How to get the most out of your microwave
Most people don’t get the most out of their microwave and only use a few functions. Reading your microwave’s manual, and a bit of trial and error, will give you a new perspective on what it can do. Here’s how to get the most out of your microwave.
- For microwave cooking use glassware, such as Pyrex, and heat-resistant plastic containers that are microwave-safe. China, pottery, earthenware and ceramic containers are also suitable if they are non-porous and don’t have a metal trim.
- For the convection or grill setting, the cookware you’d use in a regular oven is fine. It’s the combination setting where things get tricky. You can’t use metal, non-heat-resistant plastic or anything not microwave-safe. Stick to Pyrex-style glassware, and microwave- and oven-safe china pottery, earthenware or ceramic cookware.
Heating food evenly
- Uneven heating – cold and hot spots – are common in a microwaved meal. It’s important to stir your food part-way through cooking or let food stand. Standing gives the heat time to distribute evenly through the food. This is particularly important for solid or dense dishes, such as lasagna or quiche, which can’t be stirred.
Improving taste and appearance
- Microwaving is great for fresh vegetables because you need less water, which can dilute the natural flavour. Shorter cooking times can also help retain flavour.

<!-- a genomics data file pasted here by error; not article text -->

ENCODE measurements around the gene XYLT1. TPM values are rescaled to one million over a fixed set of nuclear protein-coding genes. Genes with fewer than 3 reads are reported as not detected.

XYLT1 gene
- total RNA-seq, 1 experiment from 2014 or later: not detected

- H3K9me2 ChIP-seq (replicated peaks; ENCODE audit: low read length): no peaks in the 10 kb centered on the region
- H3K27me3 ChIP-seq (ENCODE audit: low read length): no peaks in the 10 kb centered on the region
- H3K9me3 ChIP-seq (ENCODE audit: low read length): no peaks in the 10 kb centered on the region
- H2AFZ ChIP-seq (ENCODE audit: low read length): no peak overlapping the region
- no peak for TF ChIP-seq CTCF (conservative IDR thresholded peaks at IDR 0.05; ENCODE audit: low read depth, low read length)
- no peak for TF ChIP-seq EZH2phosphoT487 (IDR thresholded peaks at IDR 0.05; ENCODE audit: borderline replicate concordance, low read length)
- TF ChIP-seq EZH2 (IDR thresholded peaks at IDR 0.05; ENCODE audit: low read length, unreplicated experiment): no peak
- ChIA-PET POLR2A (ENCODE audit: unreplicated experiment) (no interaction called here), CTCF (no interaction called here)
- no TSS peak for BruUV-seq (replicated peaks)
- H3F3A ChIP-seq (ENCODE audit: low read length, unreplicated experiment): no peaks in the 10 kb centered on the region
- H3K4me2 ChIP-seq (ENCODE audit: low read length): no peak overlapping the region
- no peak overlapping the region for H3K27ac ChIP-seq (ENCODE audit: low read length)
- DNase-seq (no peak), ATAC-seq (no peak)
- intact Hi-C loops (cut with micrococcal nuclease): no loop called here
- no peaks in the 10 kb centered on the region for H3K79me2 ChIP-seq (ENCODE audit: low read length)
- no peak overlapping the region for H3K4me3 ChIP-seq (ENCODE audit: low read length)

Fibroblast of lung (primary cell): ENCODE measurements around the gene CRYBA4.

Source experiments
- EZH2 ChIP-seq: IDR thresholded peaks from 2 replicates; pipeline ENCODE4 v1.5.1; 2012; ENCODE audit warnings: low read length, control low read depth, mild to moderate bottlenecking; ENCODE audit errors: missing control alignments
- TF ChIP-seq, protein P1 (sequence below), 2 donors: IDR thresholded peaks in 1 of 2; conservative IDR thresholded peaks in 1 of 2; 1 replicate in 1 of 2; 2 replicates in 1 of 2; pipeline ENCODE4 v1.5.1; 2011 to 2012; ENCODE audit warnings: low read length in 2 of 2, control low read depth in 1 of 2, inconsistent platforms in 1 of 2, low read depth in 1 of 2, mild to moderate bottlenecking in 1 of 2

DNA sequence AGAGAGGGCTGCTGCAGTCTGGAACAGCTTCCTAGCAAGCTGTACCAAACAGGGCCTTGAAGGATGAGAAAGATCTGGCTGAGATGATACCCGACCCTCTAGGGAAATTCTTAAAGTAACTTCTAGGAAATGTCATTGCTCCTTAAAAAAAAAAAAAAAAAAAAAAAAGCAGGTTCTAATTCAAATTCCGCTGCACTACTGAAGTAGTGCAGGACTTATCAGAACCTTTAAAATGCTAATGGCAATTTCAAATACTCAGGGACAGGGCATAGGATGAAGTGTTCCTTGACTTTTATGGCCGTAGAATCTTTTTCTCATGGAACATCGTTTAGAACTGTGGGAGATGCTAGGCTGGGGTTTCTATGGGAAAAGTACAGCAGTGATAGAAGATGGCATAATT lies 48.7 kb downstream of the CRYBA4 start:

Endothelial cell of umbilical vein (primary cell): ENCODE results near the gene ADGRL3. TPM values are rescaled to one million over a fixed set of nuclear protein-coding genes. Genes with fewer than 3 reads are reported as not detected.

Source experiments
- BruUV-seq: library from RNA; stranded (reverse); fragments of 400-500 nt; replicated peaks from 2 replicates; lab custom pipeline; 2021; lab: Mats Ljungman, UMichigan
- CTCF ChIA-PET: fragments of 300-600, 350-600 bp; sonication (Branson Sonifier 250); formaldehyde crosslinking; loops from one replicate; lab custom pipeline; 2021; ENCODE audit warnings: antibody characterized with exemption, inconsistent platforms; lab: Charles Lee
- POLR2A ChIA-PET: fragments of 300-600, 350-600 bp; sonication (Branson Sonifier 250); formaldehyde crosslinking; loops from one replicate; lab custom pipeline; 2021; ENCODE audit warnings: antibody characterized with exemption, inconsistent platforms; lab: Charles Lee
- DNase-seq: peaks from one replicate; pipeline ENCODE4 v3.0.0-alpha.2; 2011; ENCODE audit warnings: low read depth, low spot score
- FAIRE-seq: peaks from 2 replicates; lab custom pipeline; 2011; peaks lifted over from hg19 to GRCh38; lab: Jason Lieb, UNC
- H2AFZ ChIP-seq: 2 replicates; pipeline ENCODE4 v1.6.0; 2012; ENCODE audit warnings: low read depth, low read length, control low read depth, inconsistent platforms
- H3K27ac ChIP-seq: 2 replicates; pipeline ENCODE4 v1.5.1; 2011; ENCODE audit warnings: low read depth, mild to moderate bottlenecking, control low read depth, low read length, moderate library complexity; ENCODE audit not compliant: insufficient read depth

- A downside to microwave cooking is some foods fail to brown. If your microwave doesn’t have a grill, try basting with seasonings such as soy sauce.
- Microwave cooking is comparable to steaming or baking. It’s more nutritious than boiling as nutrients aren’t lost in the water.
Heating infant milk
- Babies have been severely scalded by milk heated in a microwave. Always let the milk stand for at least 20 seconds, shake it well and test it first.
- Never overheat breast milk as it can coagulate (curdle) at high temperatures, causing loss of quality and nutritional value.
- If you’re defrosting a whole chicken in the microwave, put it on a microwave-proof rack so the meat doesn’t sit in the thawed ice and start to cook.
- Don’t defrost meat in its wrapping.
- Don’t let the meat get warm and/or brown during defrosting.
- After defrosting, leave meat to stand so it can reach a uniform temperature. For mince that’s about 10 minutes; for a whole chicken 15 minutes.
- Meat defrosted in the microwave should be cooked immediately. Never refreeze raw meat that’s been defrosted. It’s OK to freeze it after it’s been cooked.
- A convection microwave should be cleaned each time you use the convection or combination setting. If you don’t, any grease or food residue will be baked on next time you use it and be difficult to remove.
Water can heat past its boiling advice without bubbles forming. This is called “superheating”. When you move the cup or add coffee, the water can explode into steam and cause scalding.
To reduce the risk of superheating:
- Use a wide-mouthed container. Avoid using a straight-sided container with narrow neck.
- Let the container stand for 20 seconds after heating.
- Add sugar or instant coffee before heating.
Eggs can also superheat and explode in their shells or during poaching. It’s best to not cook eggs in the shell, or prick yolks before cooking.